For purely academic purposes, I'm trying to get an idea of how the 802.1D, 802.1Q, and Cisco spanning tree protocols have evolved over time.
I've been digging through web sites and looking at the 802.1 committee's pages.
The question I'm stuck on is when did the standard (.1q) allow for per-vlan spanning tree? I have read where 802.1s was integrated into 802.1q, which provided an MST capability in the standard...is that the same point when Per-Vlan Spanning Tree became available?
By Per-Vlan Spanning Tree, I'm referring specifically to the ability to define a different tree (or at least a different root bridge) for each VLAN. As I understand MST (based on Cisco MISTP), this is the ability to group multiple VLANs into the same tree, which is not what I'm after.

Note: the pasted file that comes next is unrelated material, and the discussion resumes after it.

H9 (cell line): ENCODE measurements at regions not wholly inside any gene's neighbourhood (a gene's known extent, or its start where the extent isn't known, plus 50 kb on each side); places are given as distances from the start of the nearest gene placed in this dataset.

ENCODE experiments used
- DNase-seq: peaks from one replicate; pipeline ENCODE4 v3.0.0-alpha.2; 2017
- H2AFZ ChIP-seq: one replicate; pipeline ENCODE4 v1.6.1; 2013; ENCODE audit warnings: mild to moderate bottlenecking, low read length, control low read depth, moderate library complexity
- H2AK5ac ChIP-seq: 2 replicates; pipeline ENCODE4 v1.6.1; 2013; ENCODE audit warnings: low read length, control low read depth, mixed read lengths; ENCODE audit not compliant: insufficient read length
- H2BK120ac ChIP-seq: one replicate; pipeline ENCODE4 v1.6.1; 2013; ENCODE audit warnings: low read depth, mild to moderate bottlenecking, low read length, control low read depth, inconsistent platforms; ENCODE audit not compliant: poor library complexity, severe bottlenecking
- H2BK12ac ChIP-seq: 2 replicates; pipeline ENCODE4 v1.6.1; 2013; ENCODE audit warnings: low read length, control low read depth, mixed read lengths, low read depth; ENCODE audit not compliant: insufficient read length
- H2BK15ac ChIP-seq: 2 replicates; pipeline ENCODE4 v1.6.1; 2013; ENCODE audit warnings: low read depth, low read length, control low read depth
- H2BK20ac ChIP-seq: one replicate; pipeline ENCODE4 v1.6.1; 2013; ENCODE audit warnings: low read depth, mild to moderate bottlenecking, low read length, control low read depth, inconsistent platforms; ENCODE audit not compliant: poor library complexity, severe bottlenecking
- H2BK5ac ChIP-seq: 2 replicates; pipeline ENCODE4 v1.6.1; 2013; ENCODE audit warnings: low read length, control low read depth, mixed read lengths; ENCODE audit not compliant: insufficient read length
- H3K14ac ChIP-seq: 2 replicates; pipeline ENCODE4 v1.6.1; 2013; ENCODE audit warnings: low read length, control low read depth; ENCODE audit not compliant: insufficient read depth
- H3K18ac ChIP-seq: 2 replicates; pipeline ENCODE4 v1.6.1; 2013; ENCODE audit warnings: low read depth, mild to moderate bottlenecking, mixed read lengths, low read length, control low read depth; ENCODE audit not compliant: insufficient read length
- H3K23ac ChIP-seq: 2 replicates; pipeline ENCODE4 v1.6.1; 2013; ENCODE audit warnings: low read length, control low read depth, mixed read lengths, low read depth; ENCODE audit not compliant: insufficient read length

Can anyone help me out, or am I barking up the wrong tree, so to speak, with how the standard developed?
That's correct. There has never been any per vlan STP in the standard. Cisco solution only makes sense because it's more flexible to use than the IEEE standard. However, PVST has some limitation in term of scalability, and at a point, it's better to move to MST.